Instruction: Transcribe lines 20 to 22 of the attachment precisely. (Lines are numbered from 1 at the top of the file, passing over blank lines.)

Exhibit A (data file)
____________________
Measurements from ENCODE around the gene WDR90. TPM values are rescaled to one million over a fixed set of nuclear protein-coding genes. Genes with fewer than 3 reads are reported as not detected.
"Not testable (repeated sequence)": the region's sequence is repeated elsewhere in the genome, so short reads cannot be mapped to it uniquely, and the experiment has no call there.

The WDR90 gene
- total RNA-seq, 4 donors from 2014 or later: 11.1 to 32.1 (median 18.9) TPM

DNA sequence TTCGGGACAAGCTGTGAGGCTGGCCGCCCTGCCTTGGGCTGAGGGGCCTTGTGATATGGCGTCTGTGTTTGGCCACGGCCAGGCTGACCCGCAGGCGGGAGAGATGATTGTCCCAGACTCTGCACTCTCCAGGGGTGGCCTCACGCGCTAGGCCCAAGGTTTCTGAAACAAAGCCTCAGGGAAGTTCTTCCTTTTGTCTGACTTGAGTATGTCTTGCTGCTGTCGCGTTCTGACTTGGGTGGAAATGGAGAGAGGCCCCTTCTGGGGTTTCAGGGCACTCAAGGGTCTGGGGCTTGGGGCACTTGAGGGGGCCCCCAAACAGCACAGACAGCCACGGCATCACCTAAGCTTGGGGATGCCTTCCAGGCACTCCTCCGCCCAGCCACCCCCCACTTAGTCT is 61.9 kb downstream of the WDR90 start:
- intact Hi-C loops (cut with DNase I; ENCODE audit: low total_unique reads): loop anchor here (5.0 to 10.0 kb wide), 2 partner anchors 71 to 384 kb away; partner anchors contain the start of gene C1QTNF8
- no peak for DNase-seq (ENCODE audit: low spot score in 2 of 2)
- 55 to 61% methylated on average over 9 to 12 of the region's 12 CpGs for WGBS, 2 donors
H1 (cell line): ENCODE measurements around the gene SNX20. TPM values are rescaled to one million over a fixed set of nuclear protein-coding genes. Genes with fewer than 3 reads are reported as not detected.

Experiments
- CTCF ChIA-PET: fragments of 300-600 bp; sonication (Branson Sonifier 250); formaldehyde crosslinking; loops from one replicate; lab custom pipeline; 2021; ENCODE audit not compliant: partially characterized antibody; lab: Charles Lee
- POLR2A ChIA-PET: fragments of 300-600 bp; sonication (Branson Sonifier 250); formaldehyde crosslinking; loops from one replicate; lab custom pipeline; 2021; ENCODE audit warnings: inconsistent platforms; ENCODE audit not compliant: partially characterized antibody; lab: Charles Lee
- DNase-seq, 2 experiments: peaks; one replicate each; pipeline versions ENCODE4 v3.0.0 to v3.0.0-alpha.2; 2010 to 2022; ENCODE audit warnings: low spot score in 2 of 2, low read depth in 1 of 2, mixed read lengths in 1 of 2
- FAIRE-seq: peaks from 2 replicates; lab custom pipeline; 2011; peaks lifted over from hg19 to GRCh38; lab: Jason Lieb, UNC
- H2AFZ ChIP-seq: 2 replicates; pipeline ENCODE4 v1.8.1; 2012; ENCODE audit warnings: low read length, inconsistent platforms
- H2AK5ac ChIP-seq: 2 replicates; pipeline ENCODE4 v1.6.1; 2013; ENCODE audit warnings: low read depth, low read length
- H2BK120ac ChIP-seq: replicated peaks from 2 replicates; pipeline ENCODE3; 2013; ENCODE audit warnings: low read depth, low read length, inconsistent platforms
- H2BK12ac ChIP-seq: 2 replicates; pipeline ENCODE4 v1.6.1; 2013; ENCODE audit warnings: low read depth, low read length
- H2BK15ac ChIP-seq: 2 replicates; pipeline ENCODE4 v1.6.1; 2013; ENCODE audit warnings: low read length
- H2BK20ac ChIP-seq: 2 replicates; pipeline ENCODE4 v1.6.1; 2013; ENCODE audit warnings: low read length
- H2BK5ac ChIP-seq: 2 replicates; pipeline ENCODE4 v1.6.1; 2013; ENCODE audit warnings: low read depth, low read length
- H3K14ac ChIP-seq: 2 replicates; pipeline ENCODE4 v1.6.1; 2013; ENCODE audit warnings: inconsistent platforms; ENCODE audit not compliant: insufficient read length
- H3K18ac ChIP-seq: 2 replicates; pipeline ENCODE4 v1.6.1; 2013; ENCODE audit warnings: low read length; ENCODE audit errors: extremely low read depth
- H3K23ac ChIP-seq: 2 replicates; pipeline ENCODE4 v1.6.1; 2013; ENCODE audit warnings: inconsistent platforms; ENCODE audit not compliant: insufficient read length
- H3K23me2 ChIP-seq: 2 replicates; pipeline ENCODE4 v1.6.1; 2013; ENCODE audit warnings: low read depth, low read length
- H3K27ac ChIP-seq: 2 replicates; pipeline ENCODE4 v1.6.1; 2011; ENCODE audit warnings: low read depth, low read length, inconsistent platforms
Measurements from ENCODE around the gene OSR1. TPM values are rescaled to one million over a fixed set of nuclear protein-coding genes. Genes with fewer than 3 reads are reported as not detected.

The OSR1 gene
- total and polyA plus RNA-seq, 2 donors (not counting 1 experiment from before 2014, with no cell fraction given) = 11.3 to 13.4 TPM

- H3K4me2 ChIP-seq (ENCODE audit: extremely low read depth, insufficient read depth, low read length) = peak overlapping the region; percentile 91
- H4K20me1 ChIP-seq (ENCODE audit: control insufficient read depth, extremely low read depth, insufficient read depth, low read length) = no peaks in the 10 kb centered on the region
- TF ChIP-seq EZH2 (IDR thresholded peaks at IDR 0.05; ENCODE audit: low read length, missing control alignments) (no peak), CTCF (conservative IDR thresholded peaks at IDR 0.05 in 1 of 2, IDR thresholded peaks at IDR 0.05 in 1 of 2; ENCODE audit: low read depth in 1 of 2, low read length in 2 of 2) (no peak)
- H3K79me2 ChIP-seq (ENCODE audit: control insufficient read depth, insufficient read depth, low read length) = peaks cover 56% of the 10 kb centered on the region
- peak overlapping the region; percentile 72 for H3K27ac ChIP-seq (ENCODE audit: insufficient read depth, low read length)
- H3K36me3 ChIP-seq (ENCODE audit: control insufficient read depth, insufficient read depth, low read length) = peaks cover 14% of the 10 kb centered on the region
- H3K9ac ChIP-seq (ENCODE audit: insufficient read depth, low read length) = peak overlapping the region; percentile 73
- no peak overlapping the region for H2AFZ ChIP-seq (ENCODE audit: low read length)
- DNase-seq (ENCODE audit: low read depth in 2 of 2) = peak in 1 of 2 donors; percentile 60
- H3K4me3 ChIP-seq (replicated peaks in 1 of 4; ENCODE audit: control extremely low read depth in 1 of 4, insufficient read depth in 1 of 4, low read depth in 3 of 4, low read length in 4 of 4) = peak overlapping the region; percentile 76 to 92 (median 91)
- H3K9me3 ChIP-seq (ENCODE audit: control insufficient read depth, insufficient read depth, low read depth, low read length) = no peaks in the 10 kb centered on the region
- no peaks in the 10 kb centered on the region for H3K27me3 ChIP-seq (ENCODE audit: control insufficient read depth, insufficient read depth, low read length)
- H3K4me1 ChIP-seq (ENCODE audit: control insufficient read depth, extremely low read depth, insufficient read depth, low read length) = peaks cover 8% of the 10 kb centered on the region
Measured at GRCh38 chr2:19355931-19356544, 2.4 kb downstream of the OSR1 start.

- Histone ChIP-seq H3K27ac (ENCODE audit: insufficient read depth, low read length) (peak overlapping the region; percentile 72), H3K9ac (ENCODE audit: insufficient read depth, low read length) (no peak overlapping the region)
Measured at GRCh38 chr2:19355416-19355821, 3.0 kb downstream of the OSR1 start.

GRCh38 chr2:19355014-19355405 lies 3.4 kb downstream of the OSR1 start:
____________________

- H2BK20ac ChIP-seq: 2 replicates; pipeline ENCODE4 v1.6.1; 2013; ENCODE audit warnings: low read length
- H2BK5ac ChIP-seq: 2 replicates; pipeline ENCODE4 v1.6.1; 2013; ENCODE audit warnings: low read depth, low read length
- H3K14ac ChIP-seq: 2 replicates; pipeline ENCODE4 v1.6.1; 2013; ENCODE audit warnings: inconsistent platforms; ENCODE audit not compliant: insufficient read length